I use a combination of multi-wavelength observations and modeling tools to study how exoplanetary systems form and evolve. Below is a subset of my publications. You can find a full list here.

  • Behmard, A., F. Dai, A. Howard, Stellar Companions To TESS Objects of Interest: A Test of Planet-Companion Alignment, submitted

  • Behmard, A., E. Petigura, A. Howard, 2019, Data-Driven Spectroscopy of Cool Stars at High Spectral Resolution, ApJ, 876, 68, ArXiv:1904.00094 

  • Behmard, A., D. Graninger, E. Fayolle, J. Bergner, K. Öberg, 2019, Desorption Kinetics and Binding Energies of Small Hydrocarbons, ApJ, 875, 73, ArXiv:1903.09720

Current research

I investigate the conditions of planet formation using stellar companions

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Image credit: NASA/JPL-Caltech

Identifying and characterizing bound stellar companions (binary system, triples, etc.) can shed light on a planetary system's chemical and dynamical history. Stay tuned for results from ongoing research.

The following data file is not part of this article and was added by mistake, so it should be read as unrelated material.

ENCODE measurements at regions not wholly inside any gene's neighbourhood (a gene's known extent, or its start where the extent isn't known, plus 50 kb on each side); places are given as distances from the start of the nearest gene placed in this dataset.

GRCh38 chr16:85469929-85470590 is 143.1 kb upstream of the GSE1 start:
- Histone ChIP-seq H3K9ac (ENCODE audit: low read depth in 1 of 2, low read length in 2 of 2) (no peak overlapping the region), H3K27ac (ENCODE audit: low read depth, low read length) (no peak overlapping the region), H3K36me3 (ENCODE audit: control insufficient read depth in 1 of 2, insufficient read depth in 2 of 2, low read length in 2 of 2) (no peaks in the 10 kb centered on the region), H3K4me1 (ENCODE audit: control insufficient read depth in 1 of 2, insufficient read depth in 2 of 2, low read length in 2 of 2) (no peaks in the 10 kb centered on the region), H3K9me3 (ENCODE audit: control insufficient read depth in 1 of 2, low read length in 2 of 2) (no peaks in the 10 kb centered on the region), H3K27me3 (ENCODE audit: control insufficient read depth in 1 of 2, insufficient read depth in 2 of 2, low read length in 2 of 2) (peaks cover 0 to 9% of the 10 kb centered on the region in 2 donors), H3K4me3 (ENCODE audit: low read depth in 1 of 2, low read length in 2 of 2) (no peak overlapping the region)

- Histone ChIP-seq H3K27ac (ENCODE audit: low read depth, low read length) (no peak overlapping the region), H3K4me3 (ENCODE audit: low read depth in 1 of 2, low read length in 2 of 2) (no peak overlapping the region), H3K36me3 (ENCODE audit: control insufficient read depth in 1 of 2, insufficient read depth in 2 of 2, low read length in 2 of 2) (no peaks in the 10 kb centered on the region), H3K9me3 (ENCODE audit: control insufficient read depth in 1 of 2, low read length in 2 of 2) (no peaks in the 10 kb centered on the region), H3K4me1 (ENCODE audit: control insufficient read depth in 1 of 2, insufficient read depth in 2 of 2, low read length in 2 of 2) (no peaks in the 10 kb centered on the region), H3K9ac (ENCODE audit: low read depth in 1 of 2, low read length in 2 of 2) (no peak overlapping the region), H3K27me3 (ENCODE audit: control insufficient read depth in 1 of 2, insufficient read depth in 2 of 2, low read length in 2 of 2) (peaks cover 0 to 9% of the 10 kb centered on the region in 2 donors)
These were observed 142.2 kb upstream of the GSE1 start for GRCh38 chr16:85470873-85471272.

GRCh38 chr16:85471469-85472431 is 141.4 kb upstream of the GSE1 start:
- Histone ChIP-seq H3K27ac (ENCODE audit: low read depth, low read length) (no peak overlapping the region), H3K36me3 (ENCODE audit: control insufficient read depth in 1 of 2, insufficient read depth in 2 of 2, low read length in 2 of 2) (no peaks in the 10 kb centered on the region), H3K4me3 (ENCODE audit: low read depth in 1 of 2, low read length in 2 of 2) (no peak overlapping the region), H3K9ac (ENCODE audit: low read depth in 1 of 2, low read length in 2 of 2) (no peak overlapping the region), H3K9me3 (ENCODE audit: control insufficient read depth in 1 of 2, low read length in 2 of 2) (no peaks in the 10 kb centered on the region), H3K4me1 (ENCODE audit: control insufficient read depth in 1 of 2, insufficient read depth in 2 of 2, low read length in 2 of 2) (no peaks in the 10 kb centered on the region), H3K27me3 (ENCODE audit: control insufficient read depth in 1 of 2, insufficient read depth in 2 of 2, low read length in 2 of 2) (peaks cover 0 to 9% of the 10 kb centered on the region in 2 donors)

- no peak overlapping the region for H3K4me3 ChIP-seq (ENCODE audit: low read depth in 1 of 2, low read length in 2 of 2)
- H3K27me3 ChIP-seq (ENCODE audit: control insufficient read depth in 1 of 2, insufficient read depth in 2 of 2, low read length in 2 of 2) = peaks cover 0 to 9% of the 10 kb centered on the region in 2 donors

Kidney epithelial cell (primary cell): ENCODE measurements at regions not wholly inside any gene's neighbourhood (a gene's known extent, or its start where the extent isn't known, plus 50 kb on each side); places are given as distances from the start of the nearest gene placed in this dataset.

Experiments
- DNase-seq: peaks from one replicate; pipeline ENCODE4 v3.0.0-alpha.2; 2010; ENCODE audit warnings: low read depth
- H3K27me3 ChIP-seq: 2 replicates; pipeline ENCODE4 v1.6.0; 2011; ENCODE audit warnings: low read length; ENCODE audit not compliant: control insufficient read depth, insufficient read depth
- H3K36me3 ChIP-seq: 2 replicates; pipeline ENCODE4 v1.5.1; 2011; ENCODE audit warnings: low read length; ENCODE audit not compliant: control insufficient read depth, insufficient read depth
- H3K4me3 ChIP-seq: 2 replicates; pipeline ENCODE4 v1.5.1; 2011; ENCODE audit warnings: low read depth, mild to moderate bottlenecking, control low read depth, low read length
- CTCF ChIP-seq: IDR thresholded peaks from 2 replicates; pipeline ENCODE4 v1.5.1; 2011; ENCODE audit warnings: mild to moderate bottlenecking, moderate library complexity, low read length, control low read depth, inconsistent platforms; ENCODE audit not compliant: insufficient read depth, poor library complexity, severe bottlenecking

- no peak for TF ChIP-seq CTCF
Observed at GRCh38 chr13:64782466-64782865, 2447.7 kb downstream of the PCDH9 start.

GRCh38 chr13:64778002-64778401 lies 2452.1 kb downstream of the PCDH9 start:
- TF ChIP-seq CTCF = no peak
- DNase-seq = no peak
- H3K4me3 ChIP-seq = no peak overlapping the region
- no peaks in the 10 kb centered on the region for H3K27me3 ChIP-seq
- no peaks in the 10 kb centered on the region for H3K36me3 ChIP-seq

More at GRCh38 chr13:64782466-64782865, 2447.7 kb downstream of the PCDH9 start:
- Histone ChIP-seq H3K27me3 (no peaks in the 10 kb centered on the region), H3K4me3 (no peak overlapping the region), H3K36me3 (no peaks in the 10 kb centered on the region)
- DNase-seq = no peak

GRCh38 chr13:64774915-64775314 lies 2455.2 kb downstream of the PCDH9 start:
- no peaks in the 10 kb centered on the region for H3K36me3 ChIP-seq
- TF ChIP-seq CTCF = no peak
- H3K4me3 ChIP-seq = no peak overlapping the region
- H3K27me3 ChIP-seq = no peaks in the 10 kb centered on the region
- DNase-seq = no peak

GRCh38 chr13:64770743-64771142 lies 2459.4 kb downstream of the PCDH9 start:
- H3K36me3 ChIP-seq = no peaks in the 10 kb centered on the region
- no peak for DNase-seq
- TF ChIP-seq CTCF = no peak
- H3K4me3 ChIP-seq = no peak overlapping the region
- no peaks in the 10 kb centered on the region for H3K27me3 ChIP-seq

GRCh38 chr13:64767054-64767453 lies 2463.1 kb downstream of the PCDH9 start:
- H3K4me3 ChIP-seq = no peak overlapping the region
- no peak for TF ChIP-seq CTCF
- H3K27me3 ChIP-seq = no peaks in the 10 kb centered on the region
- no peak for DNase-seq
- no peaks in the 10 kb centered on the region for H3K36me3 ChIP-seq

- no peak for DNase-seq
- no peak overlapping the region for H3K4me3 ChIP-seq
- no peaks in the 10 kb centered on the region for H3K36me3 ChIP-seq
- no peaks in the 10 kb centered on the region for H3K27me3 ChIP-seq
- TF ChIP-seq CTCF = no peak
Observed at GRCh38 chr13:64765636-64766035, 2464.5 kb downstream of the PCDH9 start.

I model stellar spectra with data-driven/ML methods

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Traditional methods of determining stellar properties (masses, radii, elemental abundances, etc.) based in spectral synthesis are bogged down by observational constraints or only work accurately within a subset of the HR diagram. Cool stars (<5200 K) are particularly difficult to model due to dense forests of molecular lines in their optical and NIR spectra.

 

We applied The Cannon, a data-driven/ML method to cool star spectra, with an eye towards correlating stellar parameters with characteristics of the planets they host. For more details, see our paper.

I study protoplanetary disk chemistry with laboratory methods 

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Image credit: NASA/JPL-Caltech

Simple hydrocarbons are common in planet forming environments. Constraining their snowline locations allows us to make predictions of where these molecules exist in the ice vs. gas-phase during the different stages of star and planet formation, giving us a sense of the compositions of solid and gaseous material that contribute to forming planets.

I use laboratory experiments to constrain the desorption temperatures of hydrocarbons known to populate protoplanetary disks. Desorption temperatures can be used to derive binding energies, which in turn can be used to estimate snowline locations. For more details, see our paper.